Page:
Reid as "First Writing Editor"
HOW THE HEATHEN ROAR!" Greeley had exclaimed to Colfax of the Davis agitation. "I am used to it! Bless their souls, it doesn't annoy me, and if it does them any good that is all clear gain."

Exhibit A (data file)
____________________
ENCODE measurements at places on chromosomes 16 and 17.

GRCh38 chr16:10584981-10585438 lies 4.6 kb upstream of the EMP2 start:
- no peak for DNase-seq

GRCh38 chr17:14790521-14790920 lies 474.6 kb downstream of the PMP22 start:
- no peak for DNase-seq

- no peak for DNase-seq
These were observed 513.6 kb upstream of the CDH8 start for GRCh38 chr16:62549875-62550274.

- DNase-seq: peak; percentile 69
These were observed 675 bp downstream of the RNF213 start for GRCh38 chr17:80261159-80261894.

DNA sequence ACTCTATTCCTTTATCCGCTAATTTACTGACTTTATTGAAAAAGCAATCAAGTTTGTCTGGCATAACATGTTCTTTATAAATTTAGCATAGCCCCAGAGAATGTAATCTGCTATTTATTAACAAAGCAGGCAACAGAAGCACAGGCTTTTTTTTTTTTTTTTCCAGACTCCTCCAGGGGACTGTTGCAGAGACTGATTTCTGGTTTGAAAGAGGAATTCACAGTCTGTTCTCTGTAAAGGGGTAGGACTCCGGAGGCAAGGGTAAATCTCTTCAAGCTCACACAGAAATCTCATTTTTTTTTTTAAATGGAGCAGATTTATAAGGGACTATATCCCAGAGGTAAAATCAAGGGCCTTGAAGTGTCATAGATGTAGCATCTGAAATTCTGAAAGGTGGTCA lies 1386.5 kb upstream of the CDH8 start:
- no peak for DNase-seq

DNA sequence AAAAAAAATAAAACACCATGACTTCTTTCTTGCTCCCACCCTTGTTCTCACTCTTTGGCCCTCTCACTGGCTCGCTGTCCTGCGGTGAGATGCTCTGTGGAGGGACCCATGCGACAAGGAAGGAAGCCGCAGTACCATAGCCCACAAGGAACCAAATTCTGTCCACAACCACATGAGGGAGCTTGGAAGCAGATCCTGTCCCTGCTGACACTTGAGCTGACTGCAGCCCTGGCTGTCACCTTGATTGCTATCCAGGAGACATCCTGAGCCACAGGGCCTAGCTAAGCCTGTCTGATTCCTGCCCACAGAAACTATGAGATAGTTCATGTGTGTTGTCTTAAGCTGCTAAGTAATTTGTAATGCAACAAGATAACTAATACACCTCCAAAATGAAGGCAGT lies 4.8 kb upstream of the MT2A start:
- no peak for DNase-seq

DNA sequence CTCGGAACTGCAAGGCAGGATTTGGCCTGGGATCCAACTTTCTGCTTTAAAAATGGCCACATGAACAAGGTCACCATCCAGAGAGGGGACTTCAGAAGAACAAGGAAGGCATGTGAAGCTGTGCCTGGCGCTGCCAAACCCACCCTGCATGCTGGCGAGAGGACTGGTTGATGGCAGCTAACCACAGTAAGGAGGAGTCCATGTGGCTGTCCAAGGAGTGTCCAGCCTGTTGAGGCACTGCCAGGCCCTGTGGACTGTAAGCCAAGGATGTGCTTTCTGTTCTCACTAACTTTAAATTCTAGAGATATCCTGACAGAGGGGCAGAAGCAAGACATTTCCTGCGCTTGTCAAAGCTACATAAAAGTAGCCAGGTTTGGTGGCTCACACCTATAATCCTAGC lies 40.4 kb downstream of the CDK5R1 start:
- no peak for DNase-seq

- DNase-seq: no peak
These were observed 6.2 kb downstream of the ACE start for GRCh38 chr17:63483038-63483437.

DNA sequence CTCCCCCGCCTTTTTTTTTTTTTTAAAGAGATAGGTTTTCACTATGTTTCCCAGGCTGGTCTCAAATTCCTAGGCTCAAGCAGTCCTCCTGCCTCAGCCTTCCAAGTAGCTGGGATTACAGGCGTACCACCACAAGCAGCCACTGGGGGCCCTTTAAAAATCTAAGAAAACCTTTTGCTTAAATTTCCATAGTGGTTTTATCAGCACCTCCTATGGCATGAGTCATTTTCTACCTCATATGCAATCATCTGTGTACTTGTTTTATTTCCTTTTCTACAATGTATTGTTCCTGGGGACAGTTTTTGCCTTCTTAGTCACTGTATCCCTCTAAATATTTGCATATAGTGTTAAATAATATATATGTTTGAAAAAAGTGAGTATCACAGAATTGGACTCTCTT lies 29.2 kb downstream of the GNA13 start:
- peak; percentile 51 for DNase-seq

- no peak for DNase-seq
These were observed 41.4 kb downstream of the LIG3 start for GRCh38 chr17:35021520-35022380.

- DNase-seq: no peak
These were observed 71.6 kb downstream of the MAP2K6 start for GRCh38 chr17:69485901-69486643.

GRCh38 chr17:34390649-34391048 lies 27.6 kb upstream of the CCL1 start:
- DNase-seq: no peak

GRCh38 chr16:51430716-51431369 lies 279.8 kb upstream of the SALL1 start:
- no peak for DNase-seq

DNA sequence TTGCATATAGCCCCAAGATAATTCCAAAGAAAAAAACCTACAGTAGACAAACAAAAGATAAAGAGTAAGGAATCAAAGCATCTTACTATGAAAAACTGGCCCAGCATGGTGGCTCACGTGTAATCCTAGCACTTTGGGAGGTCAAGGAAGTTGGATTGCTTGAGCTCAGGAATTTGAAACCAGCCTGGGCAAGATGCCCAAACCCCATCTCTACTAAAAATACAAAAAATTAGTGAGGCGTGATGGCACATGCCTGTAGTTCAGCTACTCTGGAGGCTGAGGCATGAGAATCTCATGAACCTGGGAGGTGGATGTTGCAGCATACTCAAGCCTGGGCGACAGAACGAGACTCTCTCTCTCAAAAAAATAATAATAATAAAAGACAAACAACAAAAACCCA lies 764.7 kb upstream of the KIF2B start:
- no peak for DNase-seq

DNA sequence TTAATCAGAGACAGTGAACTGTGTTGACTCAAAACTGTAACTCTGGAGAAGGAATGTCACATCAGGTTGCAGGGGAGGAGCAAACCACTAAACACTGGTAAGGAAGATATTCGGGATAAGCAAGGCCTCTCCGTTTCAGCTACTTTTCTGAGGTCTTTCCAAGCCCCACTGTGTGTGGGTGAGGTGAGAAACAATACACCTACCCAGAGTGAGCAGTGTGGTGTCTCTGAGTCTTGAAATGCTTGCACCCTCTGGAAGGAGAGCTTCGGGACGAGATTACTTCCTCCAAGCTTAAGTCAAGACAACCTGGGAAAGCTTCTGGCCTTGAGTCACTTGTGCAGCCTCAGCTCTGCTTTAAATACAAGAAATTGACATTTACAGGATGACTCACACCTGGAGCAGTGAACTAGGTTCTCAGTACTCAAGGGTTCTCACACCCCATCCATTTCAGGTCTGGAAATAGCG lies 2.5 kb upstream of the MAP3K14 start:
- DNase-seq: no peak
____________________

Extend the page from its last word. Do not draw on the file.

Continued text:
But it really did annoy him. To Mrs. Whipple, back home, he confessed: "To work as hard and bear up under anxieties as I do, and be cussed for it every day -- feeling that I am losing money and ground, too -- it is discouraging. I cannot stand it always." By that time, out of his own experiences, Greeley had learned how truly he had been prophesying to his lecture audiences on the lyceum circuit when he assured them, "Fame is a vapor, popularity an accident and riches take wings." The sharp antagonism of his party to his reconciliation policy, the sudden sweeping away of income by the Davis storm, made him a discouraged man, though he would never admit it. "At all events," said Greeley when discussing his affairs, "the public has learned that I act upon my own convictions; hence any future paroxysm of popular rage against me is likely to be less virulent in view of the fact that this one proved so plainly ineffective. I don't know how much the second volume of 'The American Conflict' will bring me," he said, "but I am sure of $10,000 from my first volume, for I have had it and have paid it out to settle some of my debts." He had turned to writing Recollections of a Busy Life, in the hope of more royalties to settle another batch of debts. Fortunately, they did.